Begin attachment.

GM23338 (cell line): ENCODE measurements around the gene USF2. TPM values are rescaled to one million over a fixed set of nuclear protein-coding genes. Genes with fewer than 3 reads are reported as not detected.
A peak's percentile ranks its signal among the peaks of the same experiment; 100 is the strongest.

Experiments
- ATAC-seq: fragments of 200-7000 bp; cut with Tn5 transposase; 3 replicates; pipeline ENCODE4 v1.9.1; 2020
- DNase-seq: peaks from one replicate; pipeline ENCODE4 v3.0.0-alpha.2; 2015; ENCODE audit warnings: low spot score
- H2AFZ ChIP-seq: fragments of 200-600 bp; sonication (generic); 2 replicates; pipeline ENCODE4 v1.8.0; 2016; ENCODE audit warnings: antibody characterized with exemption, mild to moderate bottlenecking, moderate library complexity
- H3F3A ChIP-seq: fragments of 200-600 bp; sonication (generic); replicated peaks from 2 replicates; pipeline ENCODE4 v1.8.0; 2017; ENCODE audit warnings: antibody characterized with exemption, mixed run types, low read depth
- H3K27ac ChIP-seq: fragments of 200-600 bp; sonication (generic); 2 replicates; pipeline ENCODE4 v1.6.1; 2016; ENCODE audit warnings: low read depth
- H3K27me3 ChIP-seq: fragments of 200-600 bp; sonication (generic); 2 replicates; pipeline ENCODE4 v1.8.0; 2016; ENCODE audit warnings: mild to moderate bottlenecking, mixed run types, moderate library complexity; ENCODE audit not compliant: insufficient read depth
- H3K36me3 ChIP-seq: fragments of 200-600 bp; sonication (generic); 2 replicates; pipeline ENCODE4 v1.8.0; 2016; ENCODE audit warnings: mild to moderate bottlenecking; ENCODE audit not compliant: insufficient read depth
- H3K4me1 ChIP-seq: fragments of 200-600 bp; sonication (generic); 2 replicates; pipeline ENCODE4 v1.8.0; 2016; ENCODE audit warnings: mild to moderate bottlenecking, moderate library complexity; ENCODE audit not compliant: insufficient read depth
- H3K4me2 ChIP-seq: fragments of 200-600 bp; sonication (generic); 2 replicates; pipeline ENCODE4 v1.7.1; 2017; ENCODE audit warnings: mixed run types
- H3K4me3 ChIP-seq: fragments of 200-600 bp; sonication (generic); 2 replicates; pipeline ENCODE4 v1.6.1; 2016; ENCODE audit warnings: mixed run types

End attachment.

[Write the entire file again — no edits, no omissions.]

GM23338 (cell line): ENCODE measurements around the gene USF2. TPM values are rescaled to one million over a fixed set of nuclear protein-coding genes. Genes with fewer than 3 reads are reported as not detected.
A peak's percentile ranks its signal among the peaks of the same experiment; 100 is the strongest.

Experiments
- ATAC-seq: fragments of 200-7000 bp; cut with Tn5 transposase; 3 replicates; pipeline ENCODE4 v1.9.1; 2020
- DNase-seq: peaks from one replicate; pipeline ENCODE4 v3.0.0-alpha.2; 2015; ENCODE audit warnings: low spot score
- H2AFZ ChIP-seq: fragments of 200-600 bp; sonication (generic); 2 replicates; pipeline ENCODE4 v1.8.0; 2016; ENCODE audit warnings: antibody characterized with exemption, mild to moderate bottlenecking, moderate library complexity
- H3F3A ChIP-seq: fragments of 200-600 bp; sonication (generic); replicated peaks from 2 replicates; pipeline ENCODE4 v1.8.0; 2017; ENCODE audit warnings: antibody characterized with exemption, mixed run types, low read depth
- H3K27ac ChIP-seq: fragments of 200-600 bp; sonication (generic); 2 replicates; pipeline ENCODE4 v1.6.1; 2016; ENCODE audit warnings: low read depth
- H3K27me3 ChIP-seq: fragments of 200-600 bp; sonication (generic); 2 replicates; pipeline ENCODE4 v1.8.0; 2016; ENCODE audit warnings: mild to moderate bottlenecking, mixed run types, moderate library complexity; ENCODE audit not compliant: insufficient read depth
- H3K36me3 ChIP-seq: fragments of 200-600 bp; sonication (generic); 2 replicates; pipeline ENCODE4 v1.8.0; 2016; ENCODE audit warnings: mild to moderate bottlenecking; ENCODE audit not compliant: insufficient read depth
- H3K4me1 ChIP-seq: fragments of 200-600 bp; sonication (generic); 2 replicates; pipeline ENCODE4 v1.8.0; 2016; ENCODE audit warnings: mild to moderate bottlenecking, moderate library complexity; ENCODE audit not compliant: insufficient read depth
- H3K4me2 ChIP-seq: fragments of 200-600 bp; sonication (generic); 2 replicates; pipeline ENCODE4 v1.7.1; 2017; ENCODE audit warnings: mixed run types
- H3K4me3 ChIP-seq: fragments of 200-600 bp; sonication (generic); 2 replicates; pipeline ENCODE4 v1.6.1; 2016; ENCODE audit warnings: mixed run types